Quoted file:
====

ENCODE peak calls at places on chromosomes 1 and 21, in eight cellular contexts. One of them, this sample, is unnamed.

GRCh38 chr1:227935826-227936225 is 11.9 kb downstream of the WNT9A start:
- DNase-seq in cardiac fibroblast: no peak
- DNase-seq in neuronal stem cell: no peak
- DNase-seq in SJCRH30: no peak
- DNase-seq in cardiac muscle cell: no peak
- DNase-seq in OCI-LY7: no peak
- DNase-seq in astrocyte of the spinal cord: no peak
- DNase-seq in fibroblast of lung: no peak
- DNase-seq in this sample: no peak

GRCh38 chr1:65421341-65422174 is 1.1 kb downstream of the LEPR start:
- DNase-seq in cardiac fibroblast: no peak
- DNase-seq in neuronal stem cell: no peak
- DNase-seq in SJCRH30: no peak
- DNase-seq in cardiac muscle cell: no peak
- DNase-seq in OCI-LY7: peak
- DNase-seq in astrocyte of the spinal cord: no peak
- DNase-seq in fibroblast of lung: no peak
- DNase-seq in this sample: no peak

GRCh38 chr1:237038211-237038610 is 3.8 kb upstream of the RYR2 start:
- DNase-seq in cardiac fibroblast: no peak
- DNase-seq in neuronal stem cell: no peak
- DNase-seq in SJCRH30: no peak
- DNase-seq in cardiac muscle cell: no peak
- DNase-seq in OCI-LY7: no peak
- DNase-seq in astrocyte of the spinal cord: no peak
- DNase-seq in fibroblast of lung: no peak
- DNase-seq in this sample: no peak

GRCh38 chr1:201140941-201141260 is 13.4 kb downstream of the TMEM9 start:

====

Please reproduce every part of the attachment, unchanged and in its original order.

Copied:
ENCODE peak calls at places on chromosomes 1 and 21, in eight cellular contexts. One of them, this sample, is unnamed.

GRCh38 chr1:227935826-227936225 is 11.9 kb downstream of the WNT9A start:
- DNase-seq in cardiac fibroblast: no peak
- DNase-seq in neuronal stem cell: no peak
- DNase-seq in SJCRH30: no peak
- DNase-seq in cardiac muscle cell: no peak
- DNase-seq in OCI-LY7: no peak
- DNase-seq in astrocyte of the spinal cord: no peak
- DNase-seq in fibroblast of lung: no peak
- DNase-seq in this sample: no peak

GRCh38 chr1:65421341-65422174 is 1.1 kb downstream of the LEPR start:
- DNase-seq in cardiac fibroblast: no peak
- DNase-seq in neuronal stem cell: no peak
- DNase-seq in SJCRH30: no peak
- DNase-seq in cardiac muscle cell: no peak
- DNase-seq in OCI-LY7: peak
- DNase-seq in astrocyte of the spinal cord: no peak
- DNase-seq in fibroblast of lung: no peak
- DNase-seq in this sample: no peak

GRCh38 chr1:237038211-237038610 is 3.8 kb upstream of the RYR2 start:
- DNase-seq in cardiac fibroblast: no peak
- DNase-seq in neuronal stem cell: no peak
- DNase-seq in SJCRH30: no peak
- DNase-seq in cardiac muscle cell: no peak
- DNase-seq in OCI-LY7: no peak
- DNase-seq in astrocyte of the spinal cord: no peak
- DNase-seq in fibroblast of lung: no peak
- DNase-seq in this sample: no peak

GRCh38 chr1:201140941-201141260 is 13.4 kb downstream of the TMEM9 start: